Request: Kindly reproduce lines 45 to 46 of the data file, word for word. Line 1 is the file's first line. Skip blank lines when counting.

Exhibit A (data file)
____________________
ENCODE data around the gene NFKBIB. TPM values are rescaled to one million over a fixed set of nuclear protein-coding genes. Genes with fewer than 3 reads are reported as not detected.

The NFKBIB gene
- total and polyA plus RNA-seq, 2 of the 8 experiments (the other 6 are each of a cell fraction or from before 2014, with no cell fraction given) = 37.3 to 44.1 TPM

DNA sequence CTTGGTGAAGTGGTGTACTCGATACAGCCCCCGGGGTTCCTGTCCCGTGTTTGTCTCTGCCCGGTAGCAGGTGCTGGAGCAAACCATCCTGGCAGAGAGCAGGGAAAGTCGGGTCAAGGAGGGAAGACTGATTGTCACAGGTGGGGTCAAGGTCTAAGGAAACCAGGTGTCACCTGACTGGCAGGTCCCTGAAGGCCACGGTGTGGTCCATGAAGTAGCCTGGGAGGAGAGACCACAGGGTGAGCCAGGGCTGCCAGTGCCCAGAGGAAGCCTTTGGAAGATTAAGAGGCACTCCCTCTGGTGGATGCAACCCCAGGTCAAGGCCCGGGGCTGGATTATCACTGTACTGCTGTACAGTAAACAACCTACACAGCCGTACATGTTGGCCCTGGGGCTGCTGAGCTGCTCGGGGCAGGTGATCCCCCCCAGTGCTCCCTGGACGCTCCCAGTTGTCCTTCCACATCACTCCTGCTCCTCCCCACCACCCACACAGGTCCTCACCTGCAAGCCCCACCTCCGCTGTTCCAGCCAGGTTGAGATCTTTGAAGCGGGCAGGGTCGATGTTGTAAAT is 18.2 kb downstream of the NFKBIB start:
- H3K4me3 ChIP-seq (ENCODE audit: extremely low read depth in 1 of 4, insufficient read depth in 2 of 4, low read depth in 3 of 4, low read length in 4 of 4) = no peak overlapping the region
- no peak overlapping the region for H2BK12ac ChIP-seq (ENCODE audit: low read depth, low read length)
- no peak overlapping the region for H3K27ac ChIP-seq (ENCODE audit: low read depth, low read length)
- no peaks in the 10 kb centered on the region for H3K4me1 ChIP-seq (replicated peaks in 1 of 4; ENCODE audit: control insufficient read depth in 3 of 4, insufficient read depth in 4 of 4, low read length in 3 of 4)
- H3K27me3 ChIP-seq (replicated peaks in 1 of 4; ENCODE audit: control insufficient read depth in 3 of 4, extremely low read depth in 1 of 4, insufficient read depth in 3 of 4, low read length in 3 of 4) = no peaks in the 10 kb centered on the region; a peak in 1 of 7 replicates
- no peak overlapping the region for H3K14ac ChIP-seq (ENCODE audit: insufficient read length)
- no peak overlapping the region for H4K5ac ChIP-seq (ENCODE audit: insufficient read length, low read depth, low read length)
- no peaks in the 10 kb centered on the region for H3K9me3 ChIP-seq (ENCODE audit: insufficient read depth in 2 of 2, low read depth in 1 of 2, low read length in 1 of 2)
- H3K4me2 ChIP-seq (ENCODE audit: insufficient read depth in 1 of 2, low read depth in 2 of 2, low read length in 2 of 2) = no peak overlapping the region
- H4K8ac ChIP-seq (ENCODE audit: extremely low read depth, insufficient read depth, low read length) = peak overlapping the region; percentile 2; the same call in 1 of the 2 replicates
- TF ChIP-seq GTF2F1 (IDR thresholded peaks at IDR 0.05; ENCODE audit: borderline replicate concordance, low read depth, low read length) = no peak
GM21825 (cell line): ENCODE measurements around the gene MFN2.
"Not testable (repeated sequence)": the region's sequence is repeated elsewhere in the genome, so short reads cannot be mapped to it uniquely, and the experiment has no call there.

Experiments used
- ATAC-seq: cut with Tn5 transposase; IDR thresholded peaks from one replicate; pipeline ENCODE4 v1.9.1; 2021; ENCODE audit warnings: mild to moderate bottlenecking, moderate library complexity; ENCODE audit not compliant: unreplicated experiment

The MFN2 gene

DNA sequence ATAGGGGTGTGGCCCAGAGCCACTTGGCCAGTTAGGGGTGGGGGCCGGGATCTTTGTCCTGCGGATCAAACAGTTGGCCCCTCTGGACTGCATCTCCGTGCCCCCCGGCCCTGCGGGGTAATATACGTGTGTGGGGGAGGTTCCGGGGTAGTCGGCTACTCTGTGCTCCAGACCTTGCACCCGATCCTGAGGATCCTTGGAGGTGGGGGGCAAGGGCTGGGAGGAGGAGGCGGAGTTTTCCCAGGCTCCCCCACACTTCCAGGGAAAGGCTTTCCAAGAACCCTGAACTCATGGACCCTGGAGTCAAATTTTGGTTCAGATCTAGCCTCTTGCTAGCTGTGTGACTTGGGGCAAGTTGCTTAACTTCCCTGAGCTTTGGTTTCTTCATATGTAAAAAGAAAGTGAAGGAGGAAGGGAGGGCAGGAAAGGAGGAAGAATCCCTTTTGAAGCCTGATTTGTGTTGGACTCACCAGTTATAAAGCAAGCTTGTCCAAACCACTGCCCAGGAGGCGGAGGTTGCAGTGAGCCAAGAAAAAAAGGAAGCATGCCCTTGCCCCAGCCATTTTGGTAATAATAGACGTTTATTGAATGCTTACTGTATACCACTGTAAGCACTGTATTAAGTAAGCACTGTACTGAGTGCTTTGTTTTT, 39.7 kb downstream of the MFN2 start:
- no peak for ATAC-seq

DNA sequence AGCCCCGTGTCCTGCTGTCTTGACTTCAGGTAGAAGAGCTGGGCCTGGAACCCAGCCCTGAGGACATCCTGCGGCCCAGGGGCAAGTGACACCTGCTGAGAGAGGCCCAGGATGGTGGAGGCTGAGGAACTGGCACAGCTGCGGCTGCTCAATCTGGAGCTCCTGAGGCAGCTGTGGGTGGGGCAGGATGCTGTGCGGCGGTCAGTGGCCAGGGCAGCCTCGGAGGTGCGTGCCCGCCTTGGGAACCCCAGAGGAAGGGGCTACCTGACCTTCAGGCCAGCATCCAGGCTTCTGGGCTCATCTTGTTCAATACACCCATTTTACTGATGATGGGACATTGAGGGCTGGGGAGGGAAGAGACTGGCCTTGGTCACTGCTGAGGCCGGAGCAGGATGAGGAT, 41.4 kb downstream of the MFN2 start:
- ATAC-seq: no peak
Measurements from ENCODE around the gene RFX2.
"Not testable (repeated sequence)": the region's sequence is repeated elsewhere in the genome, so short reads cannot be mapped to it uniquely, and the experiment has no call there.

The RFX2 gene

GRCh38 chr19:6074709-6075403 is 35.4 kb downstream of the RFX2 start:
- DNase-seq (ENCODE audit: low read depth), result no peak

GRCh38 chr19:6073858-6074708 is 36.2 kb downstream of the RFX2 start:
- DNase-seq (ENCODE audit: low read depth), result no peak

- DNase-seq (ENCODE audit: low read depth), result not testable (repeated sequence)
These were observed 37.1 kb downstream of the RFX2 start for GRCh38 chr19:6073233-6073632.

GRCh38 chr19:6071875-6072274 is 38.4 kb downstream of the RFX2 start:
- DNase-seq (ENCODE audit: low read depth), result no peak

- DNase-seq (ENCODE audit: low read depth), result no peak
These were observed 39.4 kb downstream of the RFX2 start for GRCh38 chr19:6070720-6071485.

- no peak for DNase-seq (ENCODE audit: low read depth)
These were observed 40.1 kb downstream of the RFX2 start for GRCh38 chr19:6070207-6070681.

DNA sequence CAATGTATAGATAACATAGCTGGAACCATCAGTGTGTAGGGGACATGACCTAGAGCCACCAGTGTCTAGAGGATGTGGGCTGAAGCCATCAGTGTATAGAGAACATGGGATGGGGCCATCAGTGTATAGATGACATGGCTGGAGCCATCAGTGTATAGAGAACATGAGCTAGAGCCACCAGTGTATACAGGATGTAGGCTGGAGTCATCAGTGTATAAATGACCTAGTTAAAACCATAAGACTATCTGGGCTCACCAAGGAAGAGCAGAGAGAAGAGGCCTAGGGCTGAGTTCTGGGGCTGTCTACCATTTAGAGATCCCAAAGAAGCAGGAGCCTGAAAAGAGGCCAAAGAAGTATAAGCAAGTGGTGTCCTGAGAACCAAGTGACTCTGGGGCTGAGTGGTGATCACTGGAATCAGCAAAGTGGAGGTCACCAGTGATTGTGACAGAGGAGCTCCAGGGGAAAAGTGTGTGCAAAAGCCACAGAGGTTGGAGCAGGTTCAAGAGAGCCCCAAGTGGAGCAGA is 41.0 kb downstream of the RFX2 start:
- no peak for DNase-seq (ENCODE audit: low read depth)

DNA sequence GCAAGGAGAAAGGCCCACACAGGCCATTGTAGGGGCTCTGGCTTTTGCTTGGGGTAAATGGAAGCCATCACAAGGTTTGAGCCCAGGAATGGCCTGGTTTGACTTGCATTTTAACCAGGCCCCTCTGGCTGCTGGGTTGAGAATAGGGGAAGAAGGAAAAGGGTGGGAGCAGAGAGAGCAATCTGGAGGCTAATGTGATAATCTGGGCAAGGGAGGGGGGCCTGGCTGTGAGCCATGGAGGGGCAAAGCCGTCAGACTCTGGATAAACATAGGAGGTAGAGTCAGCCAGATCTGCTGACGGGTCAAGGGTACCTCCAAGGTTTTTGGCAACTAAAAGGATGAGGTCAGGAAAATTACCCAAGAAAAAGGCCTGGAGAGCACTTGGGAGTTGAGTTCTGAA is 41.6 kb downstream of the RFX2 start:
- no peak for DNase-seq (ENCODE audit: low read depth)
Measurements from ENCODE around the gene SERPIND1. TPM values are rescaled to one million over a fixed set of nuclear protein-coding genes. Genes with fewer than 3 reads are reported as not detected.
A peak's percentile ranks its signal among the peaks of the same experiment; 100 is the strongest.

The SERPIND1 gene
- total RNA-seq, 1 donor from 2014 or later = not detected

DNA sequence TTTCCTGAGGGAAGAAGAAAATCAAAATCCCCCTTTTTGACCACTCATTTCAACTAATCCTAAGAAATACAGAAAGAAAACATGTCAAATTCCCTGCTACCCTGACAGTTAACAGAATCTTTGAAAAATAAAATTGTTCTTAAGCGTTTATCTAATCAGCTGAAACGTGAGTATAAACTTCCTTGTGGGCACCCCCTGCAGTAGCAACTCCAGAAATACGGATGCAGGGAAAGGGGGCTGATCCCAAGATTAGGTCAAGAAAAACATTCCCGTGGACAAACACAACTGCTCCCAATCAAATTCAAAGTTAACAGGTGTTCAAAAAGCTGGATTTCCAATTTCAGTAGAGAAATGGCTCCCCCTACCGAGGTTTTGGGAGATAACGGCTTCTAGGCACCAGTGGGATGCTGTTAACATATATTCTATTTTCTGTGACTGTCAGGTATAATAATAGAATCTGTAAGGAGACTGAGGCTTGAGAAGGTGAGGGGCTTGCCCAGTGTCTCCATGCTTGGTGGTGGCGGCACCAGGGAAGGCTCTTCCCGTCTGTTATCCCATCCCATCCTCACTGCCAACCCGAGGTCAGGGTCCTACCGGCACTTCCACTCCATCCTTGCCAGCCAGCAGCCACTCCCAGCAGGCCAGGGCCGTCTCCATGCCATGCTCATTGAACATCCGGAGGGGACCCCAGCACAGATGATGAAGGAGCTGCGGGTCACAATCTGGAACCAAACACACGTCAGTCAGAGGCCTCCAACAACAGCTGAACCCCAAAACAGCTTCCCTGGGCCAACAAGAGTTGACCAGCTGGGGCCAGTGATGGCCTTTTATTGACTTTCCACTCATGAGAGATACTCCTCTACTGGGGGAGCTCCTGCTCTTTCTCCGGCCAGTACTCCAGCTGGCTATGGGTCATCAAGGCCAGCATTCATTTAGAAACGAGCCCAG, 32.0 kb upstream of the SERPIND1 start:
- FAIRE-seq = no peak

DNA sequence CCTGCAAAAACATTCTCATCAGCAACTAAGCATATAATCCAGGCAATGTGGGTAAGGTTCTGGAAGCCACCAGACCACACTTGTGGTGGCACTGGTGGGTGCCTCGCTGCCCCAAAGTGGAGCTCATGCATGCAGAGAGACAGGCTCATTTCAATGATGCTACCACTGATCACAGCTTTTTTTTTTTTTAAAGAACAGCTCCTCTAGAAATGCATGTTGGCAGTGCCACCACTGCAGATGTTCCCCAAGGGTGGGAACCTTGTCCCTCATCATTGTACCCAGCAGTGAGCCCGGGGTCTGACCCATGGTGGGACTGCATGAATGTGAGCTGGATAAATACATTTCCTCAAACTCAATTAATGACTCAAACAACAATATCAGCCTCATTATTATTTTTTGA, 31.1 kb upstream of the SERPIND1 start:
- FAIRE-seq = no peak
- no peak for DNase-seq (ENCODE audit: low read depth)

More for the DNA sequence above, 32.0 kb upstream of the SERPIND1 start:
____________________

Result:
A peak's percentile ranks its signal among the peaks of the same experiment; 100 is the strongest.

The SERPIND1 gene